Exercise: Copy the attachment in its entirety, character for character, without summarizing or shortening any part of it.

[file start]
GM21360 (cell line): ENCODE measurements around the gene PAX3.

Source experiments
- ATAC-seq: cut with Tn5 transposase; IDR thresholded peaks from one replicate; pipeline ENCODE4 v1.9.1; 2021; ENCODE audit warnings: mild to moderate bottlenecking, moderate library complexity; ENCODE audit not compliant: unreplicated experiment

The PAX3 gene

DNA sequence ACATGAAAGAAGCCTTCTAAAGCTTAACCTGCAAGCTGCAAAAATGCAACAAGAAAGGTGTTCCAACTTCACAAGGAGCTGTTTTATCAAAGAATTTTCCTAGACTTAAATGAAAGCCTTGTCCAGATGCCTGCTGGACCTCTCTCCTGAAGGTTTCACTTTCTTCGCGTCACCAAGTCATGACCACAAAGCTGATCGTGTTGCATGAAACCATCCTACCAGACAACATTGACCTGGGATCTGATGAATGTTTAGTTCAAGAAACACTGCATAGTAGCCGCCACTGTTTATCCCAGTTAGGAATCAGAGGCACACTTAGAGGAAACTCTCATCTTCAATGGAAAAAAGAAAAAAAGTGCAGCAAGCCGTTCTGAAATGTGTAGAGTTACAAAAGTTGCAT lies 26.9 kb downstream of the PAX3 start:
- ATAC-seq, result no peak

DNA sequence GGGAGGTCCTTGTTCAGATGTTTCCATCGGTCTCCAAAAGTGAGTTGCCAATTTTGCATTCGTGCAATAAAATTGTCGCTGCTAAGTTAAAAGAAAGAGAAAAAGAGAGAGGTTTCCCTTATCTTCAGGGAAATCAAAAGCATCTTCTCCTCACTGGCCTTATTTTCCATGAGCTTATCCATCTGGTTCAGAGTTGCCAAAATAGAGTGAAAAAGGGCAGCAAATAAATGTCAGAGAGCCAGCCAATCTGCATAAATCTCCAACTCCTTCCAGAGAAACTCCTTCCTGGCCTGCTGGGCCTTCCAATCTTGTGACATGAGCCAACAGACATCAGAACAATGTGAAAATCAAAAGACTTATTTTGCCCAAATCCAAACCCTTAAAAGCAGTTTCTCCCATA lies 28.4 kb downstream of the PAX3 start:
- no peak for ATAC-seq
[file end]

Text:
GM21360 (cell line): ENCODE measurements around the gene PAX3.

Source experiments
- ATAC-seq: cut with Tn5 transposase; IDR thresholded peaks from one replicate; pipeline ENCODE4 v1.9.1; 2021; ENCODE audit warnings: mild to moderate bottlenecking, moderate library complexity; ENCODE audit not compliant: unreplicated experiment

The PAX3 gene

DNA sequence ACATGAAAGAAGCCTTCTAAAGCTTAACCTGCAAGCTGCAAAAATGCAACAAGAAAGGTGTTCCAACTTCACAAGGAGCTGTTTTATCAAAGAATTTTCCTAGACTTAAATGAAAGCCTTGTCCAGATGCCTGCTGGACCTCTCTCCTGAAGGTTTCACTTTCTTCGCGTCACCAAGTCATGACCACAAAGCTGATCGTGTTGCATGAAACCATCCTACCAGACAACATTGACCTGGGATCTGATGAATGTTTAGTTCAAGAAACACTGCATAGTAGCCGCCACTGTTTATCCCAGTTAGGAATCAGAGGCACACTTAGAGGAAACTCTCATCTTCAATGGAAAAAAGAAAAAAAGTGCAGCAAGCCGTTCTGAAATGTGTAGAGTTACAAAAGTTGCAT lies 26.9 kb downstream of the PAX3 start:
- ATAC-seq, result no peak

DNA sequence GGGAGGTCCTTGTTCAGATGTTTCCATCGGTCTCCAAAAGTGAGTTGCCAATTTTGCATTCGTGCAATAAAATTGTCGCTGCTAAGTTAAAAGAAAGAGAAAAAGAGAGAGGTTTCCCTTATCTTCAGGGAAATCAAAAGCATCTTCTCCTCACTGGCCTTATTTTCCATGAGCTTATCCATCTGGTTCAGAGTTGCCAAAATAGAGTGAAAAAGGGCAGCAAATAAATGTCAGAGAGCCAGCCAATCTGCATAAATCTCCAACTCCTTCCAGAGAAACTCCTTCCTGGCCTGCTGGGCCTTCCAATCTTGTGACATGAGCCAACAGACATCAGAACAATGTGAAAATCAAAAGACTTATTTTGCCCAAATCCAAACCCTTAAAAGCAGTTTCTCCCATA lies 28.4 kb downstream of the PAX3 start:
- no peak for ATAC-seq